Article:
While any yard is potentially at risk from thieves, premises that have been broken into before are likely to be targeted again as the thief is already familiar with the owner’s movements, the security measures in place, and the layout of the site.
It may come as a shock to find out just how much thieves know about you before they strike. The following warning, from Horsewatch UK, comes straight from the mouth of a practised horse thief:
“First, the yard and neighbours will be watched for up to a month, so that your daily routine is known. Thieves will visit the yard several times, either just walking about until they are challenged, or perhaps posing as a bogus owner looking for livery.
“Security systems will be checked and triggered, and your response timed. Escape routes are planned carefully to ensure minimum noise, and often prepared in advance, especially when horses are the intended target.
“Fences may be cut and replaced to look solid; gate hinges are loosened. Markers, such as bags tied to a hedge, are used to indicate the weak spot, or where stolen items await collection.
“Women and children test to see if horses are easy to catch — titbits may be doped. Big vans, or freezer and removal lorries are ideal vehicles for thieves. Within 24 hours, a stolen horse can be on the continent.”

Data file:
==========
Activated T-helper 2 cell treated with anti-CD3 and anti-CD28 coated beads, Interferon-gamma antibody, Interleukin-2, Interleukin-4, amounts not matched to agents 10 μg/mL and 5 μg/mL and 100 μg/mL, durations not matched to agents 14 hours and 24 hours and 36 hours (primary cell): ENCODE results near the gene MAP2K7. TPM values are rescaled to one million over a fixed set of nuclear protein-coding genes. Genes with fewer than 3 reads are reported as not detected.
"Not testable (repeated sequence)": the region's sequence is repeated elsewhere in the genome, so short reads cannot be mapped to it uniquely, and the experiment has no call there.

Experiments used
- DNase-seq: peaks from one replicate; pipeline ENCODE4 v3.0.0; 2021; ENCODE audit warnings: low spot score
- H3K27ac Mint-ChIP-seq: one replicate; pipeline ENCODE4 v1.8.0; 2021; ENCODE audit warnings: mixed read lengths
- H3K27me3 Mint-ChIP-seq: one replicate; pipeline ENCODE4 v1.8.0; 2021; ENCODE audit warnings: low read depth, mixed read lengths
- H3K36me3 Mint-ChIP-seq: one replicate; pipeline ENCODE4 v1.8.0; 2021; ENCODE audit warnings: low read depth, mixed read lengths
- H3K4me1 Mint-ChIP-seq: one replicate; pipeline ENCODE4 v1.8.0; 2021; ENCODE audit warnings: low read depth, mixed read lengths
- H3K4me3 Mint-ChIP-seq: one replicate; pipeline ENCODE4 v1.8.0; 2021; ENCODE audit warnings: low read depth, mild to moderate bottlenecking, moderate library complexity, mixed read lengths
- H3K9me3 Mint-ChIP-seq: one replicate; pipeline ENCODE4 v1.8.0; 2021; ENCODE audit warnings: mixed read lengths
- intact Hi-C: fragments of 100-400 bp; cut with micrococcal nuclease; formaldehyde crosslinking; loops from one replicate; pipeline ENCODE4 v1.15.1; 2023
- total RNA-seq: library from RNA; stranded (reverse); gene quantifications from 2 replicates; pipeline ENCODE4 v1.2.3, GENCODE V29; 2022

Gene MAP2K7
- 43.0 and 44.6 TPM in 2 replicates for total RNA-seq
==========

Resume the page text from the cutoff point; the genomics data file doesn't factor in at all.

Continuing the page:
Think like a thief
To minimise your chances of becoming a victim of thieves, you don’t necessarily need lots of money — just common sense.
1. Avoid routine and habit: whether it’s the time you visit the yard or the spot on which you park your vehicles, keep the thieves guessing.
2. Be suspicious: of people and vehicles, no matter how innocent they seem. People who are genuine will not mind being questioned. Note the personal characteristics of anyone you don’t recognise and jot down any registration numbers. Pass the details on to your local police crime reduction unit and alert your neighbours.
3. Think before you speak: innocent occurrences such as livery vacancies or tack for sale are also invitations to thieves who want to check out your yard. Don’t reveal too much information and ask plenty of questions yourself to assess the real reason for their interest.
4. Seek security advice: ask your local crime prevention officer or Horsewatch UK co-ordinator to visit your yard and make recommendations.
5. Safety in numbers: link up with neighbours, other owners and Horsewatch UK so you can share information about security advice or suspicious goings-on.
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This feature was first published in HORSE magazine